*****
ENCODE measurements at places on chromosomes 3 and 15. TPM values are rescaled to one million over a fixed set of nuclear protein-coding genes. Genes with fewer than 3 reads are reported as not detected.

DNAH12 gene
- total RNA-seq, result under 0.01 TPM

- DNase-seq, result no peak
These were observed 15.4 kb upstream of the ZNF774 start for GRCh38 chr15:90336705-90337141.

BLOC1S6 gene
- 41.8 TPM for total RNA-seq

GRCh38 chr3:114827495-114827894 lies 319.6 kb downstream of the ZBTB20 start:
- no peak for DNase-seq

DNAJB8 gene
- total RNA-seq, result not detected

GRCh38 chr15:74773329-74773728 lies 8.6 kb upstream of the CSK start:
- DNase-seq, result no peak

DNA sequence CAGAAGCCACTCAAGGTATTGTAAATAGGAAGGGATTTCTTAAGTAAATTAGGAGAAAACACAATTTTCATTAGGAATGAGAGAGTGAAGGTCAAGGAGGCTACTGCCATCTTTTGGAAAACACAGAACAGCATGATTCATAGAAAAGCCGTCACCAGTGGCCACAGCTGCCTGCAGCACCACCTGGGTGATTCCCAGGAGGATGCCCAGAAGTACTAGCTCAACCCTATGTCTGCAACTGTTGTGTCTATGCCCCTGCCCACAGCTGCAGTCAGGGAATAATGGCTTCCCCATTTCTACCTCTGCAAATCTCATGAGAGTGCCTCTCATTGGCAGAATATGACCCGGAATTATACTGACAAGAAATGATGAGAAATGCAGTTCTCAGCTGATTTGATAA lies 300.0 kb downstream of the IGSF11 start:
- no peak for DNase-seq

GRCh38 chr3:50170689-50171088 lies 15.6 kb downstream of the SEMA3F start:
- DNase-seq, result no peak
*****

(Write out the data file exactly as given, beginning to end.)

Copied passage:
ENCODE measurements at places on chromosomes 3 and 15. TPM values are rescaled to one million over a fixed set of nuclear protein-coding genes. Genes with fewer than 3 reads are reported as not detected.

DNAH12 gene
- total RNA-seq, result under 0.01 TPM

- DNase-seq, result no peak
These were observed 15.4 kb upstream of the ZNF774 start for GRCh38 chr15:90336705-90337141.

BLOC1S6 gene
- 41.8 TPM for total RNA-seq

GRCh38 chr3:114827495-114827894 lies 319.6 kb downstream of the ZBTB20 start:
- no peak for DNase-seq

DNAJB8 gene
- total RNA-seq, result not detected

GRCh38 chr15:74773329-74773728 lies 8.6 kb upstream of the CSK start:
- DNase-seq, result no peak

DNA sequence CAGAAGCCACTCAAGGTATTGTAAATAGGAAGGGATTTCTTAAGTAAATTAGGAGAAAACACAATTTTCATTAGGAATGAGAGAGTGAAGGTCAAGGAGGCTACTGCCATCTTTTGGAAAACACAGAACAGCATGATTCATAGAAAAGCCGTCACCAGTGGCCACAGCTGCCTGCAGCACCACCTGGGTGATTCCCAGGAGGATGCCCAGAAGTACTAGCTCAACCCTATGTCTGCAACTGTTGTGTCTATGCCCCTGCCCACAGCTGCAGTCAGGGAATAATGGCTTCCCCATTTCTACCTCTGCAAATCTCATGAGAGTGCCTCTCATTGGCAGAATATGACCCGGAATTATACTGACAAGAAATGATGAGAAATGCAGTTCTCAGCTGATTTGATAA lies 300.0 kb downstream of the IGSF11 start:
- no peak for DNase-seq

GRCh38 chr3:50170689-50171088 lies 15.6 kb downstream of the SEMA3F start:
- DNase-seq, result no peak